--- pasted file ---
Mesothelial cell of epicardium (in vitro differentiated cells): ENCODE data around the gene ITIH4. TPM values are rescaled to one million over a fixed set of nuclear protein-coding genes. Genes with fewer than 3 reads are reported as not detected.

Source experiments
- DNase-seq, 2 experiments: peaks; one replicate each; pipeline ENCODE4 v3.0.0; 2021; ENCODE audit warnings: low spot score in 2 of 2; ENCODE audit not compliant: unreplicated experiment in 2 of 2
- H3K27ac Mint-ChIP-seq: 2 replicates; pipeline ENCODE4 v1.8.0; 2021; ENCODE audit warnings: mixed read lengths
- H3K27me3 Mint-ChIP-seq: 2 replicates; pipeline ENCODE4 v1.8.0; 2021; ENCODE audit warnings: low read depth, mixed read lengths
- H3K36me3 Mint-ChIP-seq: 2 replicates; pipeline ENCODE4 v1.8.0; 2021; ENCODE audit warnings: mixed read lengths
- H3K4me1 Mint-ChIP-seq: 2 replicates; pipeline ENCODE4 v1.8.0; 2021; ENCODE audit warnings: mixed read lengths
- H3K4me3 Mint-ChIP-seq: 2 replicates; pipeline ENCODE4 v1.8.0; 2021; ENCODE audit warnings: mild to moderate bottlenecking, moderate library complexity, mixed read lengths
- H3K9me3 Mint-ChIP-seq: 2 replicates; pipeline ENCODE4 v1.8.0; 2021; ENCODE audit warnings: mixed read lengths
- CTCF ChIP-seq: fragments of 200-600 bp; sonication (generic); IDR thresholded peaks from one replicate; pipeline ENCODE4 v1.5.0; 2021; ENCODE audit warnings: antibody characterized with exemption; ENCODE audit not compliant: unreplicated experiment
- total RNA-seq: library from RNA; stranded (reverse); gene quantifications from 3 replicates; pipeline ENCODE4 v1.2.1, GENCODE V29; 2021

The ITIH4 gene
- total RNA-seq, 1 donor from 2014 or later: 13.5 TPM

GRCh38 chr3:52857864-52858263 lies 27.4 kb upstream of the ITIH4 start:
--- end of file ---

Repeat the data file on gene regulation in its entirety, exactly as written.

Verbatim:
Mesothelial cell of epicardium (in vitro differentiated cells): ENCODE data around the gene ITIH4. TPM values are rescaled to one million over a fixed set of nuclear protein-coding genes. Genes with fewer than 3 reads are reported as not detected.

Source experiments
- DNase-seq, 2 experiments: peaks; one replicate each; pipeline ENCODE4 v3.0.0; 2021; ENCODE audit warnings: low spot score in 2 of 2; ENCODE audit not compliant: unreplicated experiment in 2 of 2
- H3K27ac Mint-ChIP-seq: 2 replicates; pipeline ENCODE4 v1.8.0; 2021; ENCODE audit warnings: mixed read lengths
- H3K27me3 Mint-ChIP-seq: 2 replicates; pipeline ENCODE4 v1.8.0; 2021; ENCODE audit warnings: low read depth, mixed read lengths
- H3K36me3 Mint-ChIP-seq: 2 replicates; pipeline ENCODE4 v1.8.0; 2021; ENCODE audit warnings: mixed read lengths
- H3K4me1 Mint-ChIP-seq: 2 replicates; pipeline ENCODE4 v1.8.0; 2021; ENCODE audit warnings: mixed read lengths
- H3K4me3 Mint-ChIP-seq: 2 replicates; pipeline ENCODE4 v1.8.0; 2021; ENCODE audit warnings: mild to moderate bottlenecking, moderate library complexity, mixed read lengths
- H3K9me3 Mint-ChIP-seq: 2 replicates; pipeline ENCODE4 v1.8.0; 2021; ENCODE audit warnings: mixed read lengths
- CTCF ChIP-seq: fragments of 200-600 bp; sonication (generic); IDR thresholded peaks from one replicate; pipeline ENCODE4 v1.5.0; 2021; ENCODE audit warnings: antibody characterized with exemption; ENCODE audit not compliant: unreplicated experiment
- total RNA-seq: library from RNA; stranded (reverse); gene quantifications from 3 replicates; pipeline ENCODE4 v1.2.1, GENCODE V29; 2021

The ITIH4 gene
- total RNA-seq, 1 donor from 2014 or later: 13.5 TPM

GRCh38 chr3:52857864-52858263 lies 27.4 kb upstream of the ITIH4 start: